Rock Springs, WY Man Fired First American Shot in World War 1
via the SweetwaterNOW (WY) web site
SWEETWATER COUNTY — On Sunday morning, June 28, 1914, Archduke Franz Ferdinand, the heir apparent to the throne of the Austro-Hungarian Empire and his wife were assassinated in Sarajevo, in what is now Bosnia and Herzegovina, setting off the Great War, later called World War I.
On one side were the Central Powers, which included Germany, Austria-Hungary, Bulgaria, and the Ottoman Empire; on the other was the Allies – at that time Great Britain, France, and Russia, among others.
The United States would not enter the war on the side of the Allies for nearly three more years, and when it did, the first shot an American serviceman fired at an enemy in that colossal conflict was not in the trenches in France or on the battlefields of the eastern front, but in the harbor of a Pacific island over 6,000 miles from his birthplace.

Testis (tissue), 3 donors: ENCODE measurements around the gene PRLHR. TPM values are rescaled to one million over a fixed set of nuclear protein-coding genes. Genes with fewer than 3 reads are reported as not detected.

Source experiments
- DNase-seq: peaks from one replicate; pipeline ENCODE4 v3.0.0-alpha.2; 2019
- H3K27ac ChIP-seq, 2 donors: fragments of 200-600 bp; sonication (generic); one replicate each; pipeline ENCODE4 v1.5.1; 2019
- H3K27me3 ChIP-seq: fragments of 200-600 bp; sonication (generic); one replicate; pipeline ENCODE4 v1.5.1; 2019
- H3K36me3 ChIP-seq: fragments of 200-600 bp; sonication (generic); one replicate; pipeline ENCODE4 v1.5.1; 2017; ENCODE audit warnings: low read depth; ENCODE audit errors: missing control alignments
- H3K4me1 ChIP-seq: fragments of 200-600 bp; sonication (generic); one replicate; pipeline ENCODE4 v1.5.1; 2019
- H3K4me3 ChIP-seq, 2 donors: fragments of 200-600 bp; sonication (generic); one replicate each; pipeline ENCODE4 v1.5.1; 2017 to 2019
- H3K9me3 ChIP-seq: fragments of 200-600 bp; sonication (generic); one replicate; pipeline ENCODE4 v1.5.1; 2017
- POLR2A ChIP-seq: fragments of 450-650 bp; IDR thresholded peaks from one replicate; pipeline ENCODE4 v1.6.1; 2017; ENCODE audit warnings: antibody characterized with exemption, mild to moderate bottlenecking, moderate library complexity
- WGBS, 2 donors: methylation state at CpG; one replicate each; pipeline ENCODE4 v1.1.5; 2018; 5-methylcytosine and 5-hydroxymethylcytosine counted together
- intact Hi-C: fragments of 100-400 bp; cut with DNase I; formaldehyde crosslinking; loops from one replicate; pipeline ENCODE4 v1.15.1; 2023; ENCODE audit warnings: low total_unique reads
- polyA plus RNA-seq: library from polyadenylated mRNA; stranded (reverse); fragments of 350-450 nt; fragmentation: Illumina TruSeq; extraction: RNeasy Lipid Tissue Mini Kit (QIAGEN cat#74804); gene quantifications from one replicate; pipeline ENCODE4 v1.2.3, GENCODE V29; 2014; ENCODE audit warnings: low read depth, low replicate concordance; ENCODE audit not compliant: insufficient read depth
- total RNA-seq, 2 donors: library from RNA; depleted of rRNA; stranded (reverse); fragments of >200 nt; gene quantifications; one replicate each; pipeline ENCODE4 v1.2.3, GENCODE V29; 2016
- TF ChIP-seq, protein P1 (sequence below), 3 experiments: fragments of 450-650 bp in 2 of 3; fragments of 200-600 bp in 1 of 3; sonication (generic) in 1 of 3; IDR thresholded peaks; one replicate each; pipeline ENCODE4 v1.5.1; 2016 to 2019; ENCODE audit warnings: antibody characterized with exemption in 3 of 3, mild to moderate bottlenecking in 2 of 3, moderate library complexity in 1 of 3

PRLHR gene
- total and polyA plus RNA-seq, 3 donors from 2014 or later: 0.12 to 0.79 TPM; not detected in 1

The staff of the Sweetwater County Museum reported on Saturday that Corporal Michael Chockie, United States Marine Corps, the man who fired that shot, was a native of Rock Springs, Wyoming, the son of Austrian immigrants.
The German merchant raider Cormoran, armed with eight 4.1-inch guns, put into Apra Harbor, Guam, on December 14, 1914. Guam was American territory and the United States was still neutral. Nearly out of coal, the Cormoran and her crew were interned by American naval authorities and remained in Apra for the next two years.
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